Alexander, Camilla

(1912 – 2006)

Arcadian Landscape with Odysseus, Palamedes and Telemachus

SKU: 10100

Tempera on panel in three sections, 

45 1/2 by 114 in. (116 x 290 cm) (overall)

Height: 116cm
Width: 290cm


Provenance: The Artist’s house until 2006; Private collection.

The subject is taken from an episode recounted by Apollorus – Odysseus, pretending to be insane, hoping to avoid his fate in the form of the Trojan War, ploughs his fields with salt; Palamedes (hooded) is about to prove that Odysseus is not mad,  by putting baby Telemachus in the way of the plough, at which point Odysseus will abandon his pretence.  

Alexander exhibited at the Royal Academy from 1931 onwards, a 19 year old prodigy.  She is best know for her sculptures, often of animals and inspired by Grecian myths.  This early early work hung in Alexander’s  house in Cranbrook Kent during her lifetime and was subsequently sold as part of her estate.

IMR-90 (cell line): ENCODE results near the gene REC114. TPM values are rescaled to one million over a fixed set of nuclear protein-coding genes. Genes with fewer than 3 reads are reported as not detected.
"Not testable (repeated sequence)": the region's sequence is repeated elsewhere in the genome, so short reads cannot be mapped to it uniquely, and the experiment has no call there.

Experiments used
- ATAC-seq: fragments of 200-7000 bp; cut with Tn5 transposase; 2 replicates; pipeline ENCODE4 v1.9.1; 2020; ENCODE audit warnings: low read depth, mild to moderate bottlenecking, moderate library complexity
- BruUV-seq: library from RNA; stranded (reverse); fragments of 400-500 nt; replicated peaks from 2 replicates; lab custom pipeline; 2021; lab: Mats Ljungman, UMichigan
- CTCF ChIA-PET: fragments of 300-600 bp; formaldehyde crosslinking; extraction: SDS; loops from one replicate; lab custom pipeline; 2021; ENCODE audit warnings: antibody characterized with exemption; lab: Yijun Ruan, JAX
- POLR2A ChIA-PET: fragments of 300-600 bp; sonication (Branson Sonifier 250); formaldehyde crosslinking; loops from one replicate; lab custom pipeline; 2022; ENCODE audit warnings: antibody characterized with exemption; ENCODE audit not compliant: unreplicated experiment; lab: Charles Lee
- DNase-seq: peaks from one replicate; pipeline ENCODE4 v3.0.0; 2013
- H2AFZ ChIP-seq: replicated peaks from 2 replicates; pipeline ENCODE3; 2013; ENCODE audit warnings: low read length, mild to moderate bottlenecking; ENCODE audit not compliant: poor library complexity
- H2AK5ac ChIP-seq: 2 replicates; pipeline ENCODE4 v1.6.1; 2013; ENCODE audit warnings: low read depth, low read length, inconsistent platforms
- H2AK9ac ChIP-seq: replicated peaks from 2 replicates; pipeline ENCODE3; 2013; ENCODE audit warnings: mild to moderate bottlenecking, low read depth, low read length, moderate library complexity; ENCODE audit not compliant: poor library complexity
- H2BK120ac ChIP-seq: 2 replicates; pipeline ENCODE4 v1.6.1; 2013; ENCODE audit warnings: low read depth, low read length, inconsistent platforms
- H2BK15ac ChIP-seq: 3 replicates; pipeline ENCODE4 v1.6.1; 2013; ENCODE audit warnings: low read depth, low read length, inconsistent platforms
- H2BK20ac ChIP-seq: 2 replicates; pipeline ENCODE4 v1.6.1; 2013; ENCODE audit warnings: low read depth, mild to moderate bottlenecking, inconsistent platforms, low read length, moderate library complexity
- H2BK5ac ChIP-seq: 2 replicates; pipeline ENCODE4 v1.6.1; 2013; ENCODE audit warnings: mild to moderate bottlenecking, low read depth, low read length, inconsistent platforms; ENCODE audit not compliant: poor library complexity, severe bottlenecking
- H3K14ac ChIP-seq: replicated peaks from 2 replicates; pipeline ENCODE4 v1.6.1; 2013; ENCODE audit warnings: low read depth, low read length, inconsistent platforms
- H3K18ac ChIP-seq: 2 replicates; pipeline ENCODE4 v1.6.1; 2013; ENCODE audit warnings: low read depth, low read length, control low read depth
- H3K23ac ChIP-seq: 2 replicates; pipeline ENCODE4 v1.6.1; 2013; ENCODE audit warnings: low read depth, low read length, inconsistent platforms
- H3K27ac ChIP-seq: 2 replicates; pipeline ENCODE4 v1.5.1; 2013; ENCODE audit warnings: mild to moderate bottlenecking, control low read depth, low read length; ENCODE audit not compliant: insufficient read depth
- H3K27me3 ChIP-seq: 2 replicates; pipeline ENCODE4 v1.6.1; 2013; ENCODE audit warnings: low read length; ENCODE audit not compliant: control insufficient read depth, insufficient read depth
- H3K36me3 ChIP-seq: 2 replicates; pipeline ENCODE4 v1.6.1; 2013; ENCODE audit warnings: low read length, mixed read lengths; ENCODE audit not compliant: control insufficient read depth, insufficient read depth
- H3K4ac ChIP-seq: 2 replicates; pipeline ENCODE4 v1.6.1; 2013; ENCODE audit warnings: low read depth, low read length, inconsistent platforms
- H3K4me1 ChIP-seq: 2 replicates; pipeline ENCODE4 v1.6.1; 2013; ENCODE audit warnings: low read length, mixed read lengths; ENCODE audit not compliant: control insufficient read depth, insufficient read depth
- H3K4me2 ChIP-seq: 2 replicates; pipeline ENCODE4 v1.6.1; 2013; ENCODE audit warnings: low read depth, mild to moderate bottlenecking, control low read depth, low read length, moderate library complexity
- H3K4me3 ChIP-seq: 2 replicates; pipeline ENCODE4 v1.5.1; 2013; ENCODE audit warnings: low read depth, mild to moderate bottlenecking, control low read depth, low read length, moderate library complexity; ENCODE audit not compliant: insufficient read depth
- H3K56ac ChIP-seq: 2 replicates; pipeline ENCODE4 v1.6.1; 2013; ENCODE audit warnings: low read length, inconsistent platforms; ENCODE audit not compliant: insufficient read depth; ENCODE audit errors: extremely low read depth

Liss Llewellyn are continually seeking to improve the quality of the information on their website. We actively undertake to post new and more accurate information on our stable of artists. We openly acknowledge the use of information from other sites including Wikipedia, and and other public domains. We are grateful for the use of this information and we openly invite any comments on how to improve the accuracy of what we have posted.


Alexander, Camilla

1912 – 2006